Gael García Bernal, 30, is an award-winning stage and film actor best known for his starring roles in 'Y Tu Mama Tambien', 'The Motorcycle Diaries' and Pedro Almodóvar's 'Bad Education'. He lives in Mexico and Spain with his girlfriend and their child
I'll have to tell you the unofficial story of how Diego and I met, because it's what I've been told by my parents since I was too young to remember. I met him when he was two days old and I was about one and my mother took me to visit him in the Mexican hospital where he was born. I think I ended up poking him in the face.
We spent a lot of time together as babies but my father remembers the first time that Diego and I really became friends. We were walking with our parents in this beautiful plaza near our homes when we bumped into each other. Diego and I greeted each other and started to play and then – being little boys – fight. Since then we've have spent most of our lives hanging out together.
He's still the same person now that I knew then. Diego has always had this beautiful energy about him. Even as a child he was such an intelligent and loving person. One thing that has changed about him, though, is his appearance – he used to be chubby; he's lost the puppy fat now.
We didn't see each other while I was studying at drama school in London, but when I returned to Mexico and we did Y Tu Mama Tambien together we really renewed our friendship. We were young, so we were discovering the language of acting and it was the most fascinating time for us. Working with friends isn't always so easy and enjoyable.
Then the film turned out to be a success so we travelled together taking it round the world. We won the Marcello Mastroianni Award in Venice. It is still one of the most memorable experiences of my life and to be able to have shared it with my best friend is a great thing. We always have a lot of fun together, but that was a particularly heavy night – we did everything.
People often ask if there is any rivalry given that we both work in the same industry but I think there is a genuine happiness at each others' success. People say that real friends are there when things go wrong for you, but I think the opposite is true. If there is anything of a competitive nature, it's that we inspire each other and want to live up to the other.
We are quite different people and our opinions are often opposed. The reason it works is that we are similar in our respect for each other, so we are always ready to listen and talk and laugh. Our friendship has developed in that when we discuss things now we can be frank and get to the point very quickly. There is a trust that means I never feel there is anything off-limits.
I don't dare say this kind of thing in front of him – because I can get very sentimental – but I think there is an English saying "He's the brother I never had." That is how I feel about Diego.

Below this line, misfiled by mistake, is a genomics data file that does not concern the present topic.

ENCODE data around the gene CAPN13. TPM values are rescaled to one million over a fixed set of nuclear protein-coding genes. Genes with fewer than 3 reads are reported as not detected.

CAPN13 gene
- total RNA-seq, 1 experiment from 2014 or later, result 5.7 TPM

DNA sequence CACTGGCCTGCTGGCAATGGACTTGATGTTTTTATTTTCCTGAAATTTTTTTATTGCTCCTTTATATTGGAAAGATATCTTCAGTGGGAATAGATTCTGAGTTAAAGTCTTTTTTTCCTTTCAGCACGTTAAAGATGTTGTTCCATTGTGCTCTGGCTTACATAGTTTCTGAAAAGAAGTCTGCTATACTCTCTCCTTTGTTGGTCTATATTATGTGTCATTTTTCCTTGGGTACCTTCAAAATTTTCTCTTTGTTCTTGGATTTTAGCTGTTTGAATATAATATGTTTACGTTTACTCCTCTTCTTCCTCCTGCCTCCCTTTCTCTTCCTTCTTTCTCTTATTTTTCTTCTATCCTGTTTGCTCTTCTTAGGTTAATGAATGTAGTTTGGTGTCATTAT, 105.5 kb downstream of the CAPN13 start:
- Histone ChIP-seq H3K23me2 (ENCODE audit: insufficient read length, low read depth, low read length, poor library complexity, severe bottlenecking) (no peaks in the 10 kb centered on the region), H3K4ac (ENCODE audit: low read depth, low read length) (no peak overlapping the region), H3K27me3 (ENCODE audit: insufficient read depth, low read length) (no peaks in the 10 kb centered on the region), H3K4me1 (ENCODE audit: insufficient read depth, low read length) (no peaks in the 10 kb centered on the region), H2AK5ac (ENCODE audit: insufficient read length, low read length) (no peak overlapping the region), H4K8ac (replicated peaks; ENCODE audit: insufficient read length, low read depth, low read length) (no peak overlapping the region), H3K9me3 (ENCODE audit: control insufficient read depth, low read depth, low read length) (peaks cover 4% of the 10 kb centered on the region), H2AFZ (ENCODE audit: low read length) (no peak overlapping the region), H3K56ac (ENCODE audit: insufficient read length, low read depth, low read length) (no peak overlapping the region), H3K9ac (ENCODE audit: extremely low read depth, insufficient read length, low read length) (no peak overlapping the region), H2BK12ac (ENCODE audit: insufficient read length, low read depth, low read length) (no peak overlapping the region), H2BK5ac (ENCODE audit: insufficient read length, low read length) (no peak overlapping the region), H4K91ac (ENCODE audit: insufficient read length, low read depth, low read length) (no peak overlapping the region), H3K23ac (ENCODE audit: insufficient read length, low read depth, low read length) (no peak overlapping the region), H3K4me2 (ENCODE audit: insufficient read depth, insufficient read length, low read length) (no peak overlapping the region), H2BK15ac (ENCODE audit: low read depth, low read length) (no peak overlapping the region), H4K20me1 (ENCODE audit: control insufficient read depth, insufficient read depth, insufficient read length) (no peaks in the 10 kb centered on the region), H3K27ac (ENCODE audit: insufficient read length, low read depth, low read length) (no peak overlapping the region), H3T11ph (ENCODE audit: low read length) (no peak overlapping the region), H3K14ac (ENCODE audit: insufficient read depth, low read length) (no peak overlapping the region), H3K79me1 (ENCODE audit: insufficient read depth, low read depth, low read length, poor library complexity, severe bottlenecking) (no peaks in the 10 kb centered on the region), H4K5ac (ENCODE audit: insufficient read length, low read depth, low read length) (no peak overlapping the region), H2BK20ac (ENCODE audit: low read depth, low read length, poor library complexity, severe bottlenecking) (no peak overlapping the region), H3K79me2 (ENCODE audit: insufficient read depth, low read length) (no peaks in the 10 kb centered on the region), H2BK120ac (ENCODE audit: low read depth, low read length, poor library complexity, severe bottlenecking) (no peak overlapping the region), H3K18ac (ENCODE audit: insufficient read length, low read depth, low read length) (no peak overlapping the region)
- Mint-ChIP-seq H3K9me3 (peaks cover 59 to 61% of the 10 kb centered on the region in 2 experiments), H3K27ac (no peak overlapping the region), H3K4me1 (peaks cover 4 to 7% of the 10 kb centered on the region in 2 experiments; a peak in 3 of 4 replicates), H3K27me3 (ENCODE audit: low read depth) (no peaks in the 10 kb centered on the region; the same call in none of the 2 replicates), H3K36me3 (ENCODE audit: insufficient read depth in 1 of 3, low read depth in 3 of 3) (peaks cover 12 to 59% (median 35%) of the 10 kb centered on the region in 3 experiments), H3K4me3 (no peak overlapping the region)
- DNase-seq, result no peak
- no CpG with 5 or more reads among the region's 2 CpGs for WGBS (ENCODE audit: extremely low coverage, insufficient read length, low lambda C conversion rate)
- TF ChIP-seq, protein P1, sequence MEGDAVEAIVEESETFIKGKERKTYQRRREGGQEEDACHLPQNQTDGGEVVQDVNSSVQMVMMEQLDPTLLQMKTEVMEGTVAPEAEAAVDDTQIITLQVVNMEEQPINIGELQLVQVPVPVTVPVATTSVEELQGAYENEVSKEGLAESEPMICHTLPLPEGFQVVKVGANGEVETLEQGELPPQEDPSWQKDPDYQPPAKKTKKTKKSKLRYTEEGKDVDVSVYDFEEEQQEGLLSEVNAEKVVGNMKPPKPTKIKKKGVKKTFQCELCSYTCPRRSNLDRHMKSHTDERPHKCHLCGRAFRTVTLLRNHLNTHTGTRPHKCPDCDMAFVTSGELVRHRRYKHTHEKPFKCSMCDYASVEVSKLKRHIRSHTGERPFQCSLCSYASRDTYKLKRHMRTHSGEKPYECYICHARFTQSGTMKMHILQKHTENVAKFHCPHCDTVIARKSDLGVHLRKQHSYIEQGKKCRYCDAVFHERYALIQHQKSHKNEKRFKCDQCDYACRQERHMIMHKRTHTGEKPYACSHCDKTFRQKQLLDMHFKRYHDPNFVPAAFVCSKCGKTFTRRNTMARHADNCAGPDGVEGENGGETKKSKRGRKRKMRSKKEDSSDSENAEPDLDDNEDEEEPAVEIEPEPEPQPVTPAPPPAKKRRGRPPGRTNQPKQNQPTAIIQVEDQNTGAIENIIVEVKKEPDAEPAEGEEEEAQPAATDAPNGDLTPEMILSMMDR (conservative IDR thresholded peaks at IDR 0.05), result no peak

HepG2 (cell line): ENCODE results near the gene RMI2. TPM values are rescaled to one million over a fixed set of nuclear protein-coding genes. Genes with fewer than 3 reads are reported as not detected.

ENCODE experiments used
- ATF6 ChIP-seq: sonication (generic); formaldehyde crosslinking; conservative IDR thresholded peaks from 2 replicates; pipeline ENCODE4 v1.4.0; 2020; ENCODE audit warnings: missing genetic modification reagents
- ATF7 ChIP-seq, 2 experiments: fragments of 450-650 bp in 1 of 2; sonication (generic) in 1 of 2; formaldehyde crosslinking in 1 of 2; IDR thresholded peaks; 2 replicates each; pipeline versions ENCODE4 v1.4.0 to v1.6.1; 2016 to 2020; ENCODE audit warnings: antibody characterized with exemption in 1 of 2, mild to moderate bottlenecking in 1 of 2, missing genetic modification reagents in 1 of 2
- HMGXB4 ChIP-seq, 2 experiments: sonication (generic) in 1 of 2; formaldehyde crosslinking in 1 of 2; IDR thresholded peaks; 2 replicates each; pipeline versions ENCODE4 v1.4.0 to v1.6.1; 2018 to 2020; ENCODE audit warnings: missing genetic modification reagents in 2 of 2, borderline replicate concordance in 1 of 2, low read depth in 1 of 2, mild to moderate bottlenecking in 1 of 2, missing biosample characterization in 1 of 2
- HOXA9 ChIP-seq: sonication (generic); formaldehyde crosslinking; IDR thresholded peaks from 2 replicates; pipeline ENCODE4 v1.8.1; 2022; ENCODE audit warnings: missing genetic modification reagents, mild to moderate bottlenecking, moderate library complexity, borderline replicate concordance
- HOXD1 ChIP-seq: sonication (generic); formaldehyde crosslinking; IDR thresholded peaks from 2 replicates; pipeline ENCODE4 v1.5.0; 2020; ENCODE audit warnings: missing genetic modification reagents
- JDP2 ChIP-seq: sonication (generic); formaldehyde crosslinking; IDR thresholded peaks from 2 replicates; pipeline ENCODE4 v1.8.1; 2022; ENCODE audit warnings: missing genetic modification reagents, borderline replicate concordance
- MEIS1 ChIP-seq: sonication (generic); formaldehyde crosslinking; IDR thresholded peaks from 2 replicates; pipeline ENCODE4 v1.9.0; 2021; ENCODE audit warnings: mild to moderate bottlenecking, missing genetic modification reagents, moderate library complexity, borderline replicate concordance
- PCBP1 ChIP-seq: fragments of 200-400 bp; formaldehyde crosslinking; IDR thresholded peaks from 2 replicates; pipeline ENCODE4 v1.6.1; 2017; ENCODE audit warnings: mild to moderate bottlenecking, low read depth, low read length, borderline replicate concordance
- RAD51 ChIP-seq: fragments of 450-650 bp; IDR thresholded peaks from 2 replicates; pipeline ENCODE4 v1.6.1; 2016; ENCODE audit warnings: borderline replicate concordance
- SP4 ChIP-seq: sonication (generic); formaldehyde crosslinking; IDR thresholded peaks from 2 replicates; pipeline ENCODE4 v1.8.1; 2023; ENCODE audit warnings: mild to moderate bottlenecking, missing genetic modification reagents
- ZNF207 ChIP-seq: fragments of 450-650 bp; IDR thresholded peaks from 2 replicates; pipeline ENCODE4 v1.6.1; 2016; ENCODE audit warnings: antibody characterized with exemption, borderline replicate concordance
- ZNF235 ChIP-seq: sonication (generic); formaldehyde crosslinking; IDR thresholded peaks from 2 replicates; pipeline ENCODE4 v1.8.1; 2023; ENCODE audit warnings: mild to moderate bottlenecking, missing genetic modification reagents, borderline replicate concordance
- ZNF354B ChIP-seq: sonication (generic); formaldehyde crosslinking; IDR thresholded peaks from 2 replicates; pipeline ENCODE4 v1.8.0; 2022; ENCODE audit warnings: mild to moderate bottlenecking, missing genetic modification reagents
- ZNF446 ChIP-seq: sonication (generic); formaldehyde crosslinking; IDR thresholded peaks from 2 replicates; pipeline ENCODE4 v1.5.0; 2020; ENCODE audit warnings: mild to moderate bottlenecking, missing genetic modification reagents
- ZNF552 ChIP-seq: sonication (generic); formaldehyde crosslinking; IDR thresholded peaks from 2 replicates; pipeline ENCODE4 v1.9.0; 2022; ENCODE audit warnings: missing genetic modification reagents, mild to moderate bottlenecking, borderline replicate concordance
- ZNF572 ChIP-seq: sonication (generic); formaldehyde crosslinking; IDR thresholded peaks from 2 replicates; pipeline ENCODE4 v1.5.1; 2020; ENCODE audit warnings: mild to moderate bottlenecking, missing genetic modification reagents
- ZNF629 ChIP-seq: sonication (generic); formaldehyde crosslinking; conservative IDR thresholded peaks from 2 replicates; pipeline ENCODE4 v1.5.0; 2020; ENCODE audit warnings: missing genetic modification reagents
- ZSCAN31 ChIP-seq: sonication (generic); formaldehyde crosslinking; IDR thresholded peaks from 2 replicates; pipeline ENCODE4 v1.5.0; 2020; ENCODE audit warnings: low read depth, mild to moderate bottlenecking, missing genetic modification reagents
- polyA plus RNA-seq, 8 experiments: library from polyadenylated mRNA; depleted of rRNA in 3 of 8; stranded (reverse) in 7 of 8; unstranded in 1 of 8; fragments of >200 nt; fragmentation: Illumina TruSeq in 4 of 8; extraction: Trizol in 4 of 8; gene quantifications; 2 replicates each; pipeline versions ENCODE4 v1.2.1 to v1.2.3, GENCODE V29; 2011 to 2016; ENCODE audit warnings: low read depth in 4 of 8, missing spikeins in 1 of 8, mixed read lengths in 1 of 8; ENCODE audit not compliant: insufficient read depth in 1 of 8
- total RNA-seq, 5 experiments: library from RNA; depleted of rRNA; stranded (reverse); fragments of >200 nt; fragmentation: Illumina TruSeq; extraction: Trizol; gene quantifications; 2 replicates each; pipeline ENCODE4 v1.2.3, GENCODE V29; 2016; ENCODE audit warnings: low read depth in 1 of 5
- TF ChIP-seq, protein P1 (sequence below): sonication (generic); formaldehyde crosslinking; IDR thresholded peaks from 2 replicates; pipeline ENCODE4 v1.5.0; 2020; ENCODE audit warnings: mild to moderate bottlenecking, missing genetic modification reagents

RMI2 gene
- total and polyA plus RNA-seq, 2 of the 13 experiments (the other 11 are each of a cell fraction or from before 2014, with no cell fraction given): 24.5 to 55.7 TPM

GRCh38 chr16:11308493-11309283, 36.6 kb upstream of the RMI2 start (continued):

Diego Luna, 29, is an award-winning stage and film actor best known for his roles in 'Y Tu Mama Tambien', 'Frida' and 'Milk'. He lives in Mexico City with his girlfriend and child
The first time I met Gael he was just a blurry shape, because I was two or three days old and probably couldn't even recognise humans. Our mothers were really close friends, though mine died when I was quite young. Around the age of eight, Gael and I did a play together and became really close. We spent a lot of time at his house playing basketball and football – we were really competitive at that age and fought all the time.
But theatre was what we enjoyed the most – improvising and inventing stories. Even then we both knew that it was something we wanted to do, although it's not something we ever really spoke about – it was already in our lives because it was the world of our parents. We now have the same approach to work in that we care a lot about what we do and share one huge desire not to waste any time.
We've started a production company, but on Rudo y Cursi, our most recent film together, I really enjoyed just being an actor with him. I loved the breaks between filming – our characters were so silly that we just stayed in character and joked around.
Acting is about communicating, reacting and sharing – and friendship is about all of those things too. So when the actor you are working with also happens to be your best friend you get much more out of it and the experience and result is richer. We can be honest and talk to each other in a way it would be very hard to do to an actor you didn't know well.
We tease each other because we know exactly what each others' weakness are and how far we can push it – but I'm a good friend so I won't tell you what my weapons are against him. Gael takes everything seriously, but at the same time he loves to laugh; he chooses to try to be happy.
If we argue, it is usually about politics or football, even though we support the same team. Recently, we both had babies so the dynamic of our social life has had to change. Things are different now – things we might have once got excited about don't make sense when you are a father.
My favourite memory of Gael is when I saw him on stage in London in Blood Wedding. It wasn't anything to do with the play – he had just wanted to do that for so long and I was so proud of him.
'Rudo y Cursi' is out on DVD on 19 OctoberReuse content